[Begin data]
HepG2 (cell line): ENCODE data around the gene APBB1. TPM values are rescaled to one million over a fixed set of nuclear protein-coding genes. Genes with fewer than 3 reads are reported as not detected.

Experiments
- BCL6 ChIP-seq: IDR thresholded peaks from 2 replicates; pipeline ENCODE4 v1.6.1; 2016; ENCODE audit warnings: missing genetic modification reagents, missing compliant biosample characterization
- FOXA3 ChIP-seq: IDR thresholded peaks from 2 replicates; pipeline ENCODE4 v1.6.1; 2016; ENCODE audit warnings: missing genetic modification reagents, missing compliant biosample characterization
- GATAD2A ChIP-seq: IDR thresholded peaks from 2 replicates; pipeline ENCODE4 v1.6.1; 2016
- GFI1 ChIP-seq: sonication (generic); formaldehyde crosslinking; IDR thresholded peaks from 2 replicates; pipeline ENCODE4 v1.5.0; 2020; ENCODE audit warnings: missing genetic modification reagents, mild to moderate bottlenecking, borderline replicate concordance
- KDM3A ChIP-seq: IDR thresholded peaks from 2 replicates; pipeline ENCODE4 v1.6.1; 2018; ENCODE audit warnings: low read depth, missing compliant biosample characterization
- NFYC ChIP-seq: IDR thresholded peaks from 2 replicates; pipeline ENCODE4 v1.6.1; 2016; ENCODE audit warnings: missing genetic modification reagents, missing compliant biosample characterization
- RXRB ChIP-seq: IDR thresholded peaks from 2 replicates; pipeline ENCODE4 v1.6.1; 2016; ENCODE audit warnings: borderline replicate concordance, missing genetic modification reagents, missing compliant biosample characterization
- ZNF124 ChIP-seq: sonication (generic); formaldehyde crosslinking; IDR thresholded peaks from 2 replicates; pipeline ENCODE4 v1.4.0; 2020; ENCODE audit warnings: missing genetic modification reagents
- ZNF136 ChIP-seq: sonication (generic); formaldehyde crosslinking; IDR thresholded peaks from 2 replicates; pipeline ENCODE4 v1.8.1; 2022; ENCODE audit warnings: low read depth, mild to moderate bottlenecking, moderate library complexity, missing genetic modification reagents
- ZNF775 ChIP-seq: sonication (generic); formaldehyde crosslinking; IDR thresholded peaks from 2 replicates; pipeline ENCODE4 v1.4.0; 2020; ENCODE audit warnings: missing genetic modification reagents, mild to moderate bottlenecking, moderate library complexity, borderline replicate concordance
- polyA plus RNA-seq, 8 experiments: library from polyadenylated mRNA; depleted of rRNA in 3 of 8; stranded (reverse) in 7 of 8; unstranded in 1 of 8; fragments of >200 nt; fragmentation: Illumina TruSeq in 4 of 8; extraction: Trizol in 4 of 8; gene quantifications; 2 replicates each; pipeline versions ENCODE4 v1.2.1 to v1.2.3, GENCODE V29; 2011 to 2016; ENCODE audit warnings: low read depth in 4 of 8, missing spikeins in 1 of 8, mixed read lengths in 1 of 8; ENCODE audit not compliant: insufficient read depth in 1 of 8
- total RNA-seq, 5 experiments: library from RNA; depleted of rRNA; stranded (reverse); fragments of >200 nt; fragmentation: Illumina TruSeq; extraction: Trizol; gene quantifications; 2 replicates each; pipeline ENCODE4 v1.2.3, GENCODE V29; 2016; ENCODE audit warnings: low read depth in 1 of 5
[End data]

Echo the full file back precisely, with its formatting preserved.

HepG2 (cell line): ENCODE data around the gene APBB1. TPM values are rescaled to one million over a fixed set of nuclear protein-coding genes. Genes with fewer than 3 reads are reported as not detected.

Experiments
- BCL6 ChIP-seq: IDR thresholded peaks from 2 replicates; pipeline ENCODE4 v1.6.1; 2016; ENCODE audit warnings: missing genetic modification reagents, missing compliant biosample characterization
- FOXA3 ChIP-seq: IDR thresholded peaks from 2 replicates; pipeline ENCODE4 v1.6.1; 2016; ENCODE audit warnings: missing genetic modification reagents, missing compliant biosample characterization
- GATAD2A ChIP-seq: IDR thresholded peaks from 2 replicates; pipeline ENCODE4 v1.6.1; 2016
- GFI1 ChIP-seq: sonication (generic); formaldehyde crosslinking; IDR thresholded peaks from 2 replicates; pipeline ENCODE4 v1.5.0; 2020; ENCODE audit warnings: missing genetic modification reagents, mild to moderate bottlenecking, borderline replicate concordance
- KDM3A ChIP-seq: IDR thresholded peaks from 2 replicates; pipeline ENCODE4 v1.6.1; 2018; ENCODE audit warnings: low read depth, missing compliant biosample characterization
- NFYC ChIP-seq: IDR thresholded peaks from 2 replicates; pipeline ENCODE4 v1.6.1; 2016; ENCODE audit warnings: missing genetic modification reagents, missing compliant biosample characterization
- RXRB ChIP-seq: IDR thresholded peaks from 2 replicates; pipeline ENCODE4 v1.6.1; 2016; ENCODE audit warnings: borderline replicate concordance, missing genetic modification reagents, missing compliant biosample characterization
- ZNF124 ChIP-seq: sonication (generic); formaldehyde crosslinking; IDR thresholded peaks from 2 replicates; pipeline ENCODE4 v1.4.0; 2020; ENCODE audit warnings: missing genetic modification reagents
- ZNF136 ChIP-seq: sonication (generic); formaldehyde crosslinking; IDR thresholded peaks from 2 replicates; pipeline ENCODE4 v1.8.1; 2022; ENCODE audit warnings: low read depth, mild to moderate bottlenecking, moderate library complexity, missing genetic modification reagents
- ZNF775 ChIP-seq: sonication (generic); formaldehyde crosslinking; IDR thresholded peaks from 2 replicates; pipeline ENCODE4 v1.4.0; 2020; ENCODE audit warnings: missing genetic modification reagents, mild to moderate bottlenecking, moderate library complexity, borderline replicate concordance
- polyA plus RNA-seq, 8 experiments: library from polyadenylated mRNA; depleted of rRNA in 3 of 8; stranded (reverse) in 7 of 8; unstranded in 1 of 8; fragments of >200 nt; fragmentation: Illumina TruSeq in 4 of 8; extraction: Trizol in 4 of 8; gene quantifications; 2 replicates each; pipeline versions ENCODE4 v1.2.1 to v1.2.3, GENCODE V29; 2011 to 2016; ENCODE audit warnings: low read depth in 4 of 8, missing spikeins in 1 of 8, mixed read lengths in 1 of 8; ENCODE audit not compliant: insufficient read depth in 1 of 8
- total RNA-seq, 5 experiments: library from RNA; depleted of rRNA; stranded (reverse); fragments of >200 nt; fragmentation: Illumina TruSeq; extraction: Trizol; gene quantifications; 2 replicates each; pipeline ENCODE4 v1.2.3, GENCODE V29; 2016; ENCODE audit warnings: low read depth in 1 of 5